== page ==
You’ll know someone is ready to progress based on his or her ability to perform an exercise with good technique, says Ness-Sonnemaker. “If a client is not able to perform the exercise properly, whether due to fatigue or the intensity of the exercise, the exercise should not be progressed.” Other red flags are pain during and after exercise, and whether or not the client can achieve the desired repetition range, she adds.
Regressions make an exercise easier to perform, and progressions make it harder. But before adjusting any move, you’ll need a logical plan of attack.
First, assess function: Particularly when working with multiple clients (as when training small groups), you’ll need a screening process that assesses individual clients’ fitness levels, says Rick Mayo, the CEO of Alloy Personal Training Solutions and owner of North Point Fitness in Atlanta, Ga. “We use a ‘friendly’ version of the Functional Movement Screen [FMS] married to a client’s health history to determine his or her level (think beginner, intermediate and advanced).”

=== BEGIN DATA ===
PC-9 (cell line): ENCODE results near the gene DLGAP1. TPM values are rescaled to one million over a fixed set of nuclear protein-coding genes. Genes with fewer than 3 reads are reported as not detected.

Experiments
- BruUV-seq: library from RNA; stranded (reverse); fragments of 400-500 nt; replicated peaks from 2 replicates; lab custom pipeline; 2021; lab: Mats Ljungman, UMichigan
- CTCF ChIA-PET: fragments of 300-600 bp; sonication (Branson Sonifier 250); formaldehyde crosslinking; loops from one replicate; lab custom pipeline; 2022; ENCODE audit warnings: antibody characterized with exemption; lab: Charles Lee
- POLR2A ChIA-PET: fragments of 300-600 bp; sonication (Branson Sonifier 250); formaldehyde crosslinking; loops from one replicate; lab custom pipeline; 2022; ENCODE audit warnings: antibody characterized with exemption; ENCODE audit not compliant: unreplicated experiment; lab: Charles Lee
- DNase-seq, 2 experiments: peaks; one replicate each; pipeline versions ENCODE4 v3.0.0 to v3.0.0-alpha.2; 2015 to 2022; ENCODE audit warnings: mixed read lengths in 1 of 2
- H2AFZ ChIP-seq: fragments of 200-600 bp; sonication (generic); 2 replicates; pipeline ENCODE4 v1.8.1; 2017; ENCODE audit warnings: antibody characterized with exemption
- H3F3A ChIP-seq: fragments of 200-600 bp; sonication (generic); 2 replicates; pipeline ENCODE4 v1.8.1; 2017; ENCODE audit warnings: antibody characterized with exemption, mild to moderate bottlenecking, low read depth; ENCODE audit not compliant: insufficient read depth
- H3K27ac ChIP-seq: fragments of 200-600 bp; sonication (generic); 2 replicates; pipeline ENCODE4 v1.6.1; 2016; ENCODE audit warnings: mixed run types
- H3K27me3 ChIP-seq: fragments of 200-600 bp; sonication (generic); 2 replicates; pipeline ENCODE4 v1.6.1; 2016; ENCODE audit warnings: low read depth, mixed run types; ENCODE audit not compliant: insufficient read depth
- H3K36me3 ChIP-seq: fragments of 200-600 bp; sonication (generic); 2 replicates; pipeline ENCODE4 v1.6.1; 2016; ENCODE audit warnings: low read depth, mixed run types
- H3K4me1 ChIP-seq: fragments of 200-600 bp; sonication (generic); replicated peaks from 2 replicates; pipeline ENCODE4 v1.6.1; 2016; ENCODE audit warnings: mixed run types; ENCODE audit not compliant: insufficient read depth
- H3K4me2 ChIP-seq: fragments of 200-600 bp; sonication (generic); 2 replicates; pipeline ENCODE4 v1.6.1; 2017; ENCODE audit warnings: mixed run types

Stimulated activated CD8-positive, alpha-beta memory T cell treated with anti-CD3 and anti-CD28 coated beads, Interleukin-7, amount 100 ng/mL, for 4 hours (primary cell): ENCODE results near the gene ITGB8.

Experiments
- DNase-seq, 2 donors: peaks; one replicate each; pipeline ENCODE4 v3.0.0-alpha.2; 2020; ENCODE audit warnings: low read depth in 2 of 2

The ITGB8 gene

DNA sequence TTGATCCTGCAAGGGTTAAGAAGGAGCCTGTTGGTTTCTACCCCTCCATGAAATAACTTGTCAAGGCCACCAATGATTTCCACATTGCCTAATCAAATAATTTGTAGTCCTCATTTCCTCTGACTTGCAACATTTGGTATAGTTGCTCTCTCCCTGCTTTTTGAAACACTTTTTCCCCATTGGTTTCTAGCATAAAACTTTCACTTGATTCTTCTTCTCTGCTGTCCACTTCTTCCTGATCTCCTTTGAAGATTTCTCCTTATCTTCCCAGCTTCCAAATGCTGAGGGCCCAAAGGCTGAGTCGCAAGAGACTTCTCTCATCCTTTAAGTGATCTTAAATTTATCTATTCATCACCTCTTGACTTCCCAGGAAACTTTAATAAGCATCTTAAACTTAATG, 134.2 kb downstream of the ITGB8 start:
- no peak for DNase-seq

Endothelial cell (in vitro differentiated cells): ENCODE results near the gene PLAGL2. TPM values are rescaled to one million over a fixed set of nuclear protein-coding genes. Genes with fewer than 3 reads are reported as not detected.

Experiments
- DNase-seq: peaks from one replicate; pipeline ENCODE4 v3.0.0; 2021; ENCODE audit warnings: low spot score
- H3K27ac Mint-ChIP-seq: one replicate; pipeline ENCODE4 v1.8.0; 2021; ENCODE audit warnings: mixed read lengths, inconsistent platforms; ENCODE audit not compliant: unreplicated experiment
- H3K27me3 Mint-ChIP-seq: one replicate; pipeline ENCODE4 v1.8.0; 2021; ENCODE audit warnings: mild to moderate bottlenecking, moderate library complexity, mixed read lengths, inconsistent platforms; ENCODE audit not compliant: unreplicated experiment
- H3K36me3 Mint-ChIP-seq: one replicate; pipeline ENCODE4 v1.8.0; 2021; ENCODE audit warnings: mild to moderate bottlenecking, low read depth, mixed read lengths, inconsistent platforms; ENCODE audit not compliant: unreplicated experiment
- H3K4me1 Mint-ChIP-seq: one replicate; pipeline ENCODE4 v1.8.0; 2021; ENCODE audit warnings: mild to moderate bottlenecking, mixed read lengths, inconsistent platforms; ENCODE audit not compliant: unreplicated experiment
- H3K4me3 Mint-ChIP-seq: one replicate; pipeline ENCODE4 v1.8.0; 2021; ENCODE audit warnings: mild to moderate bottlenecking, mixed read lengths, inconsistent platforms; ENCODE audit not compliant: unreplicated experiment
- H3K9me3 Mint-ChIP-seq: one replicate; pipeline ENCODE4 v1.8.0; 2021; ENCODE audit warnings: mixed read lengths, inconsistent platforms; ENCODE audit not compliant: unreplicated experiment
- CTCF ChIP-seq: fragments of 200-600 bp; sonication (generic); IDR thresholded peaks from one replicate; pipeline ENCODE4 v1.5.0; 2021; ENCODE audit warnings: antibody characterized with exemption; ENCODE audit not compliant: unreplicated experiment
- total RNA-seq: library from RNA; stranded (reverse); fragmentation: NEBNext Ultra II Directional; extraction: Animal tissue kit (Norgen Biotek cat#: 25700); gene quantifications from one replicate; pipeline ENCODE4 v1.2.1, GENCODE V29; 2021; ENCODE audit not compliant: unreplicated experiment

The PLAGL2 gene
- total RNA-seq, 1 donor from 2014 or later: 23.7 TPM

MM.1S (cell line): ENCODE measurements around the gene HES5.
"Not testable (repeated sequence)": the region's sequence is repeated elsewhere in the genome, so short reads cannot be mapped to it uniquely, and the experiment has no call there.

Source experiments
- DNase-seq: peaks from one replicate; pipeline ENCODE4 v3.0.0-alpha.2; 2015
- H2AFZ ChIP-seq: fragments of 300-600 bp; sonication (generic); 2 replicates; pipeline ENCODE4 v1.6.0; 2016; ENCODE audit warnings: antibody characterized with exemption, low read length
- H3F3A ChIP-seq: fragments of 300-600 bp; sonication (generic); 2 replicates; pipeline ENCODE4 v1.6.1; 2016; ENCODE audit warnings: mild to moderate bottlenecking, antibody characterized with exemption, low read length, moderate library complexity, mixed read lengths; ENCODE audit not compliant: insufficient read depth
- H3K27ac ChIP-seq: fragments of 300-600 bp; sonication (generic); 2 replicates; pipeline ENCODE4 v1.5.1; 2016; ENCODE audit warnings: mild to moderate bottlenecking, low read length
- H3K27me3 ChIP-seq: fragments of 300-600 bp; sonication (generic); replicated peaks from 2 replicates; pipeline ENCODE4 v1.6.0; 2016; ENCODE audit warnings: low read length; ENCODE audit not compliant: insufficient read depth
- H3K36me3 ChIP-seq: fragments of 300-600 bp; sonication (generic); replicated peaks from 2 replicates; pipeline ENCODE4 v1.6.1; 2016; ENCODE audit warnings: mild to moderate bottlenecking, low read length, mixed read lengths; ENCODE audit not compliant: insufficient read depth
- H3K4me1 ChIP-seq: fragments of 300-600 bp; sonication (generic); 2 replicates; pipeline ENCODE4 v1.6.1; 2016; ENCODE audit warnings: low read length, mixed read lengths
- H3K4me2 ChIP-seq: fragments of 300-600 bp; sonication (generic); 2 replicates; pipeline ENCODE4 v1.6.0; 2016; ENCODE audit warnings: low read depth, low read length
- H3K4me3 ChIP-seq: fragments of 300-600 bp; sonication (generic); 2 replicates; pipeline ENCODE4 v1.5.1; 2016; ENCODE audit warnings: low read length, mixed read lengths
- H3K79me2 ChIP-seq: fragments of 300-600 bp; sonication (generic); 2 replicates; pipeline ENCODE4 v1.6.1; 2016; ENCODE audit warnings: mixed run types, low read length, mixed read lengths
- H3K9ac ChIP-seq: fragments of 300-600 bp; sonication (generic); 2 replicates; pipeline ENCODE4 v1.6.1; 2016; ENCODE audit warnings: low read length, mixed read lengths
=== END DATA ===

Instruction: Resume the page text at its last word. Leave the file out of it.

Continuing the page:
Pre-plan progressions: It’s important to have a list of adjustments for each exercise you have programmed into your clients’ workouts, says Steve Long, the owner of Complete Fitness Results, a training studio in St Louis, Mo., and the co-creator of branded exercise program Smart Group Training. In multitrainer businesses, be sure to discuss acceptable adjustments during staff meetings, so everyone is on the same page, he adds. Make it a goal to learn at least two regressions and progressions for every exercise you instruct.